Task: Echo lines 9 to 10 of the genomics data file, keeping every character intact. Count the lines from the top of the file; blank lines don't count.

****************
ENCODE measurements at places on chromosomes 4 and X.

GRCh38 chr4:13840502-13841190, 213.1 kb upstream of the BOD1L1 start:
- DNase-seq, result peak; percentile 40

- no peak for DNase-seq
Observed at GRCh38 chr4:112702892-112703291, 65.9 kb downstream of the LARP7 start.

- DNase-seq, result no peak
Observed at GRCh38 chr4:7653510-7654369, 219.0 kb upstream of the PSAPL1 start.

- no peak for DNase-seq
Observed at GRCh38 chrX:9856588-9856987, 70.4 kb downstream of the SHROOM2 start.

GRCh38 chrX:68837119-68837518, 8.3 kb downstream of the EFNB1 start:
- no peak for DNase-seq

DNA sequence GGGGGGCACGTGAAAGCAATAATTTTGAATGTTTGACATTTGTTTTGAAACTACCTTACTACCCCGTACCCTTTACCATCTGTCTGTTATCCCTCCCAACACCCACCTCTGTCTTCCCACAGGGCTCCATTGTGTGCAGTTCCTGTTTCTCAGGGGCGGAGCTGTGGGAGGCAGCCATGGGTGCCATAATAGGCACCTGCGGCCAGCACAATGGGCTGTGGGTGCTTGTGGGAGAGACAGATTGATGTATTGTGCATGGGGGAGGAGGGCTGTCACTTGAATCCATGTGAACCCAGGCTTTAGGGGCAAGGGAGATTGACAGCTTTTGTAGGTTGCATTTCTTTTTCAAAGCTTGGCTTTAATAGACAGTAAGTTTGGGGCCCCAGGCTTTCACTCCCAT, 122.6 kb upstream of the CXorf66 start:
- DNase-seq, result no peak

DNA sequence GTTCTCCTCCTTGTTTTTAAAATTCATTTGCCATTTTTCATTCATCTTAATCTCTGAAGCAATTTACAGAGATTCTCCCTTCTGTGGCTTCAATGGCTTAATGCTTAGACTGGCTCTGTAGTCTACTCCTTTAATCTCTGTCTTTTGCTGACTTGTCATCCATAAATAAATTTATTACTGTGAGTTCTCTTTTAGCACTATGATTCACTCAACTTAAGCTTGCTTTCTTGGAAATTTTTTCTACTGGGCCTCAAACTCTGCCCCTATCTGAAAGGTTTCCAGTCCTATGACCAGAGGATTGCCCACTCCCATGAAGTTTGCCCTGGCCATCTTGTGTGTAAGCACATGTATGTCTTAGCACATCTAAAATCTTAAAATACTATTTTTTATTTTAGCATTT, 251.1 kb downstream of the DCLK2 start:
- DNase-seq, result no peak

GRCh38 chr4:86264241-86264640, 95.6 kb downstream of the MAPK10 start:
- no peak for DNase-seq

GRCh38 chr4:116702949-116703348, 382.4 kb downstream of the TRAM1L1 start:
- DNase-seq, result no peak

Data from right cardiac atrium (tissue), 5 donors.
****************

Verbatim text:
Observed at GRCh38 chrX:9856588-9856987, 70.4 kb downstream of the SHROOM2 start.

GRCh38 chrX:68837119-68837518, 8.3 kb downstream of the EFNB1 start: